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Educators must practice self-care before they can create safe and supportive environments conducive to teaching empathy to students.

Could empathy become extinct?


The thought of living in a world without empathy should be enough to get the attention of most people who work in the field of education

Key points:

If empathy were an animal, it would undoubtedly be on the endangered species list–potentially on the cusp of meeting a fate comparable to the woolly mammoth or the saber-toothed cat.  Since 1973, the purpose of the Endangered Species Act has been to protect endangered animals and foster habitat, which not only promotes safety and recovery from the events or circumstances that led to rapid decline, but also advocates and educates for future changes in policy, procedures, and society to ensure the animals are nourished and safeguarded.  In short, the endangered species list attempts to save animals before it is too late.  Although not a living organism, empathy is on the verge of becoming an endangered social skill.

Unlike extinct animals, empathy will leave no skeletons below the surface, and without immediate attention, empathy may vanish from the face of the earth, without any evidence that it was ever here.

Due to a variety of current technological advancements and societal development in the last 10 years, empathy is on the brink of extinction.  The thought of living in a world without empathy should be enough to get the attention of most people who work in the field of education. 

As educators, we are faced with the reality that empathy has been placed on the endangered social skill list.  Over the last 10 years, empathy has seen a steady devaluation due to several factors, including compassion fatigue, burnout, technology advancements, war, pandemic, and other outside stressors.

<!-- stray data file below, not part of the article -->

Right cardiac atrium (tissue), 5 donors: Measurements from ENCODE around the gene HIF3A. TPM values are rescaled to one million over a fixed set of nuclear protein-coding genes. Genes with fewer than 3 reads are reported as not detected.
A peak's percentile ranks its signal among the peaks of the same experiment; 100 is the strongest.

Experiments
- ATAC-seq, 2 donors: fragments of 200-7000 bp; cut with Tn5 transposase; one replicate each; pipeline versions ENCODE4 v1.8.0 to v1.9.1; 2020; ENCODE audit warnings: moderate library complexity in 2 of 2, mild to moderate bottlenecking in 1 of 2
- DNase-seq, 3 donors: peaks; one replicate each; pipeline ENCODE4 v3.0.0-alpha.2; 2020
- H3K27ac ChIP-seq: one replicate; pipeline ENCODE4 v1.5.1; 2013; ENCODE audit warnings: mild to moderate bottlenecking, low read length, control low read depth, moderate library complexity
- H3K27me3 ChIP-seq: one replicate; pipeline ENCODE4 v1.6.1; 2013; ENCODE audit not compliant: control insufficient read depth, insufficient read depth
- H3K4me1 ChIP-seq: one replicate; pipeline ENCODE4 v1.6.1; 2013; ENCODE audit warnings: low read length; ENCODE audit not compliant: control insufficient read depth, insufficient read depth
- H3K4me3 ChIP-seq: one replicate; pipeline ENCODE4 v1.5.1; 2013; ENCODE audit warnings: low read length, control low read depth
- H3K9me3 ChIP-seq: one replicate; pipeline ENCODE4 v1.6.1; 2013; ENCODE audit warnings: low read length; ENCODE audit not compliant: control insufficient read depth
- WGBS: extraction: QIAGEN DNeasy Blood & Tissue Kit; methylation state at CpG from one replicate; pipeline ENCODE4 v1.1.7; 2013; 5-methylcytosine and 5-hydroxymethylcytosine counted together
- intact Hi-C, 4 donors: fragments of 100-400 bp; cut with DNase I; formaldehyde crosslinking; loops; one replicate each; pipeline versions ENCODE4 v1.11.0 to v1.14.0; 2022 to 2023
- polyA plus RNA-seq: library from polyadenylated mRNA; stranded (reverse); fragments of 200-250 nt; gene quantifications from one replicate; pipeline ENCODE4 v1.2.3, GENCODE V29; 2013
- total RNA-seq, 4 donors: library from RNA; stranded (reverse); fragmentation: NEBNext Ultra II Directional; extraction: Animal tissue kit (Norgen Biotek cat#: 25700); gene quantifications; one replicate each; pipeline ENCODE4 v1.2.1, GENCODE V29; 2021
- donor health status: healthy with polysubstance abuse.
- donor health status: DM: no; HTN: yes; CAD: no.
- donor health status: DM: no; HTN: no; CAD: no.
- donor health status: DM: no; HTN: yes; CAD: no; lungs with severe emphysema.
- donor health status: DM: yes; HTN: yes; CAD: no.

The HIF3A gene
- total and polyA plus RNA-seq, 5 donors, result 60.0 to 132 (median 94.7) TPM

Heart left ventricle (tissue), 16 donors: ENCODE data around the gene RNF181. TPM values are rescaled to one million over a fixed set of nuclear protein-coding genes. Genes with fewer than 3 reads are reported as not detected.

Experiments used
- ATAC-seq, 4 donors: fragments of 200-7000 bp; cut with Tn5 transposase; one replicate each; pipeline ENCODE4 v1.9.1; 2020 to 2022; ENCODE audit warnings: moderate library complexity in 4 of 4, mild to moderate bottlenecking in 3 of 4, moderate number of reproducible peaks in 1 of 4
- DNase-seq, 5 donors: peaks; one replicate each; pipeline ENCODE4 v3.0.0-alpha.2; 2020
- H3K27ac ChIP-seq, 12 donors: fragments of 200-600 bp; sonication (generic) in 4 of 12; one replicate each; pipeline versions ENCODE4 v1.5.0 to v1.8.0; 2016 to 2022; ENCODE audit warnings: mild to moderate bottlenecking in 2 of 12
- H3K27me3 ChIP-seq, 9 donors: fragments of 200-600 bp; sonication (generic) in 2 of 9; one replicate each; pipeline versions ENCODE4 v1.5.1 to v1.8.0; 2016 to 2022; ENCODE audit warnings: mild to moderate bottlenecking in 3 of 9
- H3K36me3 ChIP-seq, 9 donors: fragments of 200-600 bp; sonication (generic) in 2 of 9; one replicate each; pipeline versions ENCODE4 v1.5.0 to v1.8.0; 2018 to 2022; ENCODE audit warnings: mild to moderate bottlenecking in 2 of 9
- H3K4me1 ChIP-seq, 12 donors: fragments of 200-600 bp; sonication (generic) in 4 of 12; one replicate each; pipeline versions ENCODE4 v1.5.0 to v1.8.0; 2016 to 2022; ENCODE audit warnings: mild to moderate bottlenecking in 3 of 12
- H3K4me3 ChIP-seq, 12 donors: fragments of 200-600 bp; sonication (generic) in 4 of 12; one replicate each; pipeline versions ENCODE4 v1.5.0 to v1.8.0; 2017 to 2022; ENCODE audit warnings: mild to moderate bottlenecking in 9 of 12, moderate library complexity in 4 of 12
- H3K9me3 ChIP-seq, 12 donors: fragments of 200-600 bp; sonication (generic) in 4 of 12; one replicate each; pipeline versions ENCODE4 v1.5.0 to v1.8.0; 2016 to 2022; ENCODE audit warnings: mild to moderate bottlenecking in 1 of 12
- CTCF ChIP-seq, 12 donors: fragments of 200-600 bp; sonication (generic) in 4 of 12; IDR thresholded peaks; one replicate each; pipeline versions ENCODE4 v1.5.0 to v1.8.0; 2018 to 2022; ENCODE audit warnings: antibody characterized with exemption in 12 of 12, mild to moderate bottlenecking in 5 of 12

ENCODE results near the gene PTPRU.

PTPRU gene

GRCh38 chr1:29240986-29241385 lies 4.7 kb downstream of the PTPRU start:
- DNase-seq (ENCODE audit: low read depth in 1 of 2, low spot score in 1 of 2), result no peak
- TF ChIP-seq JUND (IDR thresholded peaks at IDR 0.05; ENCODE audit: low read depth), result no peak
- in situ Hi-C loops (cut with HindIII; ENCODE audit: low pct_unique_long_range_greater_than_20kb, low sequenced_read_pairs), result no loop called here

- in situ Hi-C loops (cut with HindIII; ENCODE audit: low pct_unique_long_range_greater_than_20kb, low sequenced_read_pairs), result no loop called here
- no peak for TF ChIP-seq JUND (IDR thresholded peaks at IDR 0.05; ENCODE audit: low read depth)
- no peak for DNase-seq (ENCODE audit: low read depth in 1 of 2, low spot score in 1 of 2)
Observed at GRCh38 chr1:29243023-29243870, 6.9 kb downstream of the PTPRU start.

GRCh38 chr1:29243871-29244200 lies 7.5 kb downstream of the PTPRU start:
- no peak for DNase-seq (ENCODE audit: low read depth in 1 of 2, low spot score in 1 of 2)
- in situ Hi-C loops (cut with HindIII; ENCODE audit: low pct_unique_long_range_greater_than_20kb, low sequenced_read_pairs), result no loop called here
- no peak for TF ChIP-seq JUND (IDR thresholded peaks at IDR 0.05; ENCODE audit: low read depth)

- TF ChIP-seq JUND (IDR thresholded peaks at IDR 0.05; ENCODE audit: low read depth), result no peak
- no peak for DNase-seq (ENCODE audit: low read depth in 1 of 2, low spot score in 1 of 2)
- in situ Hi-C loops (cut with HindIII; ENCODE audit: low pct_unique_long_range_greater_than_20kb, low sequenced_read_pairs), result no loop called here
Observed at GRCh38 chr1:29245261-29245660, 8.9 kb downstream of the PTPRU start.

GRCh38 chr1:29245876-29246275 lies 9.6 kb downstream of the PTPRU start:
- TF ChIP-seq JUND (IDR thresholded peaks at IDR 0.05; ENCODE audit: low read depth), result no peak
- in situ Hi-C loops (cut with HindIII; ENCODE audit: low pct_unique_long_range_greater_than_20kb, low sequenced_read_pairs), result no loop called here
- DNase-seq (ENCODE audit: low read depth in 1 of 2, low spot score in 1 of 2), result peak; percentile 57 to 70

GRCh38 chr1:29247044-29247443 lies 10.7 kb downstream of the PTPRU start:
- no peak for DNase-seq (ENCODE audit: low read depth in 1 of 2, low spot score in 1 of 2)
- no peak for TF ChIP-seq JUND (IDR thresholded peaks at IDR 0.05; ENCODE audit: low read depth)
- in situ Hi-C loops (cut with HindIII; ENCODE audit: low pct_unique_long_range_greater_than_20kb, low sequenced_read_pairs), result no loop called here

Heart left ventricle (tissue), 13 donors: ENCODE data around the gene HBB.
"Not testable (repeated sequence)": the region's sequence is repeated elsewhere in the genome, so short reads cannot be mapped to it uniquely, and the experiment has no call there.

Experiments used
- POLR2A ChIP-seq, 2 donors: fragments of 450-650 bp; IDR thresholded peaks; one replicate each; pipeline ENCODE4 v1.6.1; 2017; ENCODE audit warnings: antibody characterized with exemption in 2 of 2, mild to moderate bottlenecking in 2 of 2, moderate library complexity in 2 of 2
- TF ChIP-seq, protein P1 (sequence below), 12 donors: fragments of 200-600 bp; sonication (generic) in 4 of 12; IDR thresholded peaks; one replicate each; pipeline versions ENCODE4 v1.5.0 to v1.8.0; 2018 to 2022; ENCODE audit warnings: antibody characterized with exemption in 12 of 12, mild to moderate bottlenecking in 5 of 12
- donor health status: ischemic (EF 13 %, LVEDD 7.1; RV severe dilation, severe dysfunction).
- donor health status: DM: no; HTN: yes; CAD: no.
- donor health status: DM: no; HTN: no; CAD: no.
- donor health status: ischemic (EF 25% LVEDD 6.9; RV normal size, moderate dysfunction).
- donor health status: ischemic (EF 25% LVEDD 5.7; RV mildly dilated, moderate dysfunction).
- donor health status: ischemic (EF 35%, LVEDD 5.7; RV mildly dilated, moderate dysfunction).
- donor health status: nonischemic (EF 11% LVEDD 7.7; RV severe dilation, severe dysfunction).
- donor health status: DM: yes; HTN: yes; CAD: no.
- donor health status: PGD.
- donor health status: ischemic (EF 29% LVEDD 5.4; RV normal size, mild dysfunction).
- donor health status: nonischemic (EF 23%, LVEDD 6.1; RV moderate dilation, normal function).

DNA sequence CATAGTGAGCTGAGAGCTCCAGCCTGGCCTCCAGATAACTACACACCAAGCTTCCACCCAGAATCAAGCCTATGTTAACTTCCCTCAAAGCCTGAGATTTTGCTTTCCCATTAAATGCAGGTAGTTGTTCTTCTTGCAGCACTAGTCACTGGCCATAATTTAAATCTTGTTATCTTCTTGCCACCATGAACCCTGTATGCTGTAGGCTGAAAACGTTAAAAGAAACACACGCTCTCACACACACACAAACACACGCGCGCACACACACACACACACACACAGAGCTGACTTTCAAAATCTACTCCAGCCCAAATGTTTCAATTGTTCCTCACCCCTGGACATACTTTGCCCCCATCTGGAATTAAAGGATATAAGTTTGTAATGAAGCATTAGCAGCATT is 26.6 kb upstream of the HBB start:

As we look at the current workforce shortages in key occupational fields such as nurses, teachers, and law enforcement, it is evident that people are moving away from the “helping professions.”  Key phrases found in news articles and exit interviews often highlight “burnout” or “compassion fatigue” as reasons people are leaving the profession.  By definition, compassion fatigue entails “not having anything left to give.”  In addition to labor shortages in key professions, which are fundamental to our society, other influences are also working to quickly extinguish any semblance of empathy in our culture. 

Heightened by the COVID-19 pandemic, more people are online and more people are feeling undervalued. For better or worse, social media has changed the way children, adolescents, and young adults communicate.  Paired with the recent global pandemic, many people were forced to adapt to how they communicated with friends and family.  One unintended consequence was that social media has fostered an “I” and “me” culture among younger generations, which has only increased the steady reduction of empathy.  When social media accounts are rewarded for self-centered, materialistic, and boastful content, empathy is quickly replaced with envy or resentment towards others.